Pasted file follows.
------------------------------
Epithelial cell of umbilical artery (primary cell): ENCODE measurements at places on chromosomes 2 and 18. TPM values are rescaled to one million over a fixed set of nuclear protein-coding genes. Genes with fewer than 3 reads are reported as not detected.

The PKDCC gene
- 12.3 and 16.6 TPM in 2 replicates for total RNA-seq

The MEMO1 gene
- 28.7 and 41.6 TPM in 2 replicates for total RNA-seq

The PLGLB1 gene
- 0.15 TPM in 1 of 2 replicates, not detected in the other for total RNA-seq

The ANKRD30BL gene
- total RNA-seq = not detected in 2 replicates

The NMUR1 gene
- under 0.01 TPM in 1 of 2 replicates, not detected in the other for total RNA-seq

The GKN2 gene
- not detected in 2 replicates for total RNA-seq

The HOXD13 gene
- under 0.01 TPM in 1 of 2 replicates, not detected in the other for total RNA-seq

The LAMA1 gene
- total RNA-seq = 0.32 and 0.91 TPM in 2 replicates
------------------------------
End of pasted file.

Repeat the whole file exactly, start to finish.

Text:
Epithelial cell of umbilical artery (primary cell): ENCODE measurements at places on chromosomes 2 and 18. TPM values are rescaled to one million over a fixed set of nuclear protein-coding genes. Genes with fewer than 3 reads are reported as not detected.

The PKDCC gene
- 12.3 and 16.6 TPM in 2 replicates for total RNA-seq

The MEMO1 gene
- 28.7 and 41.6 TPM in 2 replicates for total RNA-seq

The PLGLB1 gene
- 0.15 TPM in 1 of 2 replicates, not detected in the other for total RNA-seq

The ANKRD30BL gene
- total RNA-seq = not detected in 2 replicates

The NMUR1 gene
- under 0.01 TPM in 1 of 2 replicates, not detected in the other for total RNA-seq

The GKN2 gene
- not detected in 2 replicates for total RNA-seq

The HOXD13 gene
- under 0.01 TPM in 1 of 2 replicates, not detected in the other for total RNA-seq

The LAMA1 gene
- total RNA-seq = 0.32 and 0.91 TPM in 2 replicates